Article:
The first means that Brahma- includes all that one can see and think of, so it includes both physical and cognitive categories; the second means that the consciousness that illuminates the mind (the individual self) is the same as the “ground” on which the universe exists; the third and the fourth are direct assertion of the identity of consciousness and the universe.

By including consciousness within the conception of the universe, one is led to questions whether one is in “true reality” or in a simulation of it. These paradoxes are not only popular in Hollywood, but are also a staple of narratives in the Purāṇas and other texts.

Tale 1

The Devi Bhāgavata Purāṇa, has the story of the sage Nārada asking Viṣṇu how Māyā (Illusion) works. Viṣṇu says: “Before I explain, will you fetch me some water?” pointing to a river. Nārada does as he was told, but on his way back, he sees a beautiful woman. Smitten by her, he begs the woman to marry him. She agrees and he forgets about Viṣṇu.

Nārada builds a house for his wife on the banks of the river. She bears him many children. Loved by his wife, adored by his sons and daughters, and by his grandchildren, he feels happy and secure.

Suddenly, dark clouds appear in the sky and there is thunder, lightning, and rain. The river overflows, breaks its banks and washes away Nārada’s house, drowning everyone he loved, and destroying everything he possessed. Nārada is swept away by the river.

He cries for help, and Viṣṇu from nowhere stretches out his hand and pulls Nārada out of the water. Viṣṇu asks, “Where is my water?” And the spell that was upon Nārada breaks, and he realizes that the years that he felt he had spent with his family, which had brought him such joy, were just an instant.

Tale 2

Once Indra became exceedingly arrogant about his power and riches, and he asked Viśvakarman to build another new palace for him, and for the poets to sing poems in his praise. He had become unbearable.

And then a boy, who was Hari in disguise, appeared in the assembly. He asked Indra about the size of the universe and the duration of different ages. He also asked questions about the infinite worlds that constitute reality, and he spoke about the cosmos and the laws that uphold it.

The assembly now saw a train of ants moving in long file climbing a wall of the palace, and the boy began to laugh. Indra asked: “Why are you laughing? Who are you, ocean of wisdom hidden behind illusion, bearing the shape of a child??

The boy replied: “The swarm of ants that I observed, each one following the one ahead, have all been Indras in remote past. And now, by virtue of the deeds they did, they have gradually fallen to the state of ants.”

And after speaking thus the boy disappeared. Indra, astonished, no longer cared for his riches. Now that he had gained insight, he was prepared to renounce kingship. (Brahmavaivarta Purāṇa 4.47)

Tale 3

The devas chose Bŗhaspati as their chief priest while the asuras chose Śukra (also known as Kavi Uśanas).

The gods defeated the asuras repeatedly, but Śukra restored them to life with the power of his secret knowledge. The gods did not possess this secret knowledge and so they were unhappy. Trembling with fear of Śukra, the gods approached Kaca, the eldest son of Bŗhaspati, and pleaded with him to become a student of Śukra and learn the secret knowledge.

Kaca set out for Śukra’s ashram, introduced himself as the son of Bŗhaspati, and promised to be an excellent student devoted to brahmacarya. Śukra welcomed him.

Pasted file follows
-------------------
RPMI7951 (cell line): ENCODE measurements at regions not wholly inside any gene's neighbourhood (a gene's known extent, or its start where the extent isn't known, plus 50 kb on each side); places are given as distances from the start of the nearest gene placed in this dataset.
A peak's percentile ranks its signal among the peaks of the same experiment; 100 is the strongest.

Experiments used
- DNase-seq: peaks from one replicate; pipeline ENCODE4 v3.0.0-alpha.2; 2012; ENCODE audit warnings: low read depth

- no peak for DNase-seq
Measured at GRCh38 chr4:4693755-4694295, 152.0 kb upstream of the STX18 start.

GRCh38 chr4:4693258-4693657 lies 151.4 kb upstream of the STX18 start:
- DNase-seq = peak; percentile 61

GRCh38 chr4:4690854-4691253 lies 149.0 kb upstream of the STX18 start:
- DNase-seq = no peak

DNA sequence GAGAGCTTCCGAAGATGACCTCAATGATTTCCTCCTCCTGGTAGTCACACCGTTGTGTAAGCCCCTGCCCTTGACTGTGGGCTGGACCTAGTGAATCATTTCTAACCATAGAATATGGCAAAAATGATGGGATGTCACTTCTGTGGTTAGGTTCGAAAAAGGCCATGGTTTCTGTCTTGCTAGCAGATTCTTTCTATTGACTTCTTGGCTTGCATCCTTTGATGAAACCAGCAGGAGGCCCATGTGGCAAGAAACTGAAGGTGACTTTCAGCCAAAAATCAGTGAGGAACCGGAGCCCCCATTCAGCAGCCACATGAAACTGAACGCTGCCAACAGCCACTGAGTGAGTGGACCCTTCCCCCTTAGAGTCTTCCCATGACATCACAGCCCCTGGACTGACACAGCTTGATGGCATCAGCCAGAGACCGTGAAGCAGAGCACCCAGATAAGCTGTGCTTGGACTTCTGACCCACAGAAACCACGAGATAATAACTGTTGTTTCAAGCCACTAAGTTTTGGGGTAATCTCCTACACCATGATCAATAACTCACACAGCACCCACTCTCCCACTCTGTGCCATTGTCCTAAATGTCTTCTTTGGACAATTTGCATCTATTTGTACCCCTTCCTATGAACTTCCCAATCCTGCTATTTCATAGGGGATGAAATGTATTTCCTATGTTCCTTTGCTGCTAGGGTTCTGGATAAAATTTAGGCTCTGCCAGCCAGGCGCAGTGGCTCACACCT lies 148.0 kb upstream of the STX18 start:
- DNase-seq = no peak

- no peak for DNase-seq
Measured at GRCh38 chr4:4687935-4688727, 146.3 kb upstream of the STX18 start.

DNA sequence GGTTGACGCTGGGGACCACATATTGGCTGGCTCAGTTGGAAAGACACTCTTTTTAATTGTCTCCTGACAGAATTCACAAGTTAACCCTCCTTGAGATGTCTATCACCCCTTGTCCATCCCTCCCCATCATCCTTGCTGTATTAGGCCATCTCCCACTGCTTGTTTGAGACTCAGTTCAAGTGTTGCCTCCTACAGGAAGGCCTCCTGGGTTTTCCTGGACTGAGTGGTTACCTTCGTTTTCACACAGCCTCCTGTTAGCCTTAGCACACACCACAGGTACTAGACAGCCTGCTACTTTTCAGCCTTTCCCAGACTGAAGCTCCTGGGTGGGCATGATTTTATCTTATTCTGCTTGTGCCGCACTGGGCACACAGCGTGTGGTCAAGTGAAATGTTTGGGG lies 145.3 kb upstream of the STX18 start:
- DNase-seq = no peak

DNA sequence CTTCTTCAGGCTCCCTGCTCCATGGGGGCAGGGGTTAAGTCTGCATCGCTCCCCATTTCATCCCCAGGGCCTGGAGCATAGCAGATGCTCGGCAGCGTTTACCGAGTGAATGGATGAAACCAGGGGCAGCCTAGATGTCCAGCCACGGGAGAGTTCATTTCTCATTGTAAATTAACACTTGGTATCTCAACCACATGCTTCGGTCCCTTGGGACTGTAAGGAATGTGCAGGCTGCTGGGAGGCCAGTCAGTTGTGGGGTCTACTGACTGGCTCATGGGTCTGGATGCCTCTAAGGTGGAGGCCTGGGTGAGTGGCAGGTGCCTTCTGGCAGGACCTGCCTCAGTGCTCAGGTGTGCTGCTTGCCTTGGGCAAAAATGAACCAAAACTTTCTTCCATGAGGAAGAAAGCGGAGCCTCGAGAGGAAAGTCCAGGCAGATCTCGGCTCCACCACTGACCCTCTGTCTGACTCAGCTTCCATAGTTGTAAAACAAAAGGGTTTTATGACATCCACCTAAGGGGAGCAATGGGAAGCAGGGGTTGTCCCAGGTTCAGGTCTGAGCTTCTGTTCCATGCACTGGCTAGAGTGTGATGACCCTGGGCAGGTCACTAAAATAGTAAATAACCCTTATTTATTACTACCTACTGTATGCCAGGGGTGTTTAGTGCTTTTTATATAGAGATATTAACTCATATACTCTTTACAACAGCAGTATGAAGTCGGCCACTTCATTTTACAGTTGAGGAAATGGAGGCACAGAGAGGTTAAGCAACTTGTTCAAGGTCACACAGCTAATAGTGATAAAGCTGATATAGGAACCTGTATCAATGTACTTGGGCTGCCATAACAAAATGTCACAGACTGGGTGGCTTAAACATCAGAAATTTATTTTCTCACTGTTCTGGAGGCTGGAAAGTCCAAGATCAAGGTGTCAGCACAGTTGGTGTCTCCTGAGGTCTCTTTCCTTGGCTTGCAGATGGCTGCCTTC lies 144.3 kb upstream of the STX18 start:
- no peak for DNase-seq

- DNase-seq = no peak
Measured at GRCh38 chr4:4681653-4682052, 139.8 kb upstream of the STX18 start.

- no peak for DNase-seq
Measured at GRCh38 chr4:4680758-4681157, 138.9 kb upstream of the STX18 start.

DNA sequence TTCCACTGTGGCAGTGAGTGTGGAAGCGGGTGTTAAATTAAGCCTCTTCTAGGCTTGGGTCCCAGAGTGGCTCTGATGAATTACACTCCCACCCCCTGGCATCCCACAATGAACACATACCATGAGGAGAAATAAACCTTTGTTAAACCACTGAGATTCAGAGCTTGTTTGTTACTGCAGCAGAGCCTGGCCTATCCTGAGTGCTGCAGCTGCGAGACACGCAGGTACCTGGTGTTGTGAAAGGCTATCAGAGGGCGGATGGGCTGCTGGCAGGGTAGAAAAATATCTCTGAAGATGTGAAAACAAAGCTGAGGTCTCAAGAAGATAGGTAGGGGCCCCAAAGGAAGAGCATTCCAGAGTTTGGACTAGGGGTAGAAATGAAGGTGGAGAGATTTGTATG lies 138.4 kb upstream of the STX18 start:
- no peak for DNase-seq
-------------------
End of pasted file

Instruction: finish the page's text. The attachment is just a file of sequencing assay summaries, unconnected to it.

Kaca learnt diligently and kept his strict vow for many years. He honored both Śukra and his beautiful daughter Devayānī, and he would bring flowers to her and do other errands.

One day the asuras saw Kaca in the forest, herding cows. Out of enmity for Bŗhaspati, they slew him, cut him into pieces, which they gave to the jackals. When Devayānī saw the cows return without Kaca, she went to her father crying. Śukra said: “I shall restore him to life.” He uttered a mantra, and there was Kaca back as before. Kaca explained: “I was killed by Rākṣasas.”

Sometime later the asuras again saw Kaca in the forest, picking flowers for Devayānī. The killed him, and this time ground him into powder which they gave to Śukra in his wine.

Devayani couldn’t find Kaca and she began to cry. Śukra said: “Bŗhaspati’s son Kaca has indeed been killed again. But don’t grieve for him, Devayānī; he was a mere mortal and you are attended by the wisest and the cleverest people in the world, because of the power of my tapas. It seems to be impossible for me to restore him to life after he was killed a second time.”

Devayānī said: “Why shouldn’t I lament this son of a seer, who grandfather was the great Aṅgiras, whose own treasure in tapas? I love this handsome Kaca, a true brahmacārī, who was always doing things that were worthy. I shall refuse to eat.”

Śukra said, “The asuras must hate me for they keep killing my pupils, even though I am their teacher.” And then he called on Kaca for an answer, who spoke up softly from the teacher’s belly.

“You are in my belly! Who put you up there? Speak up,” Śukra said. And Kaca told him what had happened.

Śukra said: “What can I do now? Kaca can live only if I die. Devayānī, if you wish to see Kaca, my stomach must be ripped open.”

Devayani said: “Now I have two sorrows. I shall find no solace if Kaca dies, but without you also I cannot live.”

Śukra now spoke to Kaca and gave him the secret of restoring life to the dead. “When you emerge from my belly, ripping me open, you will become my son. Then you revive me.”

This is what happened. Kaca emerged from the belly of Śukra like the full moon, and restored the body of the teacher of the asuras back to life with the mantra he had been taught.

This is how the devas learnt the secret of reviving the dead, which made them invincible. (Matsya Purāṇa, 25.8)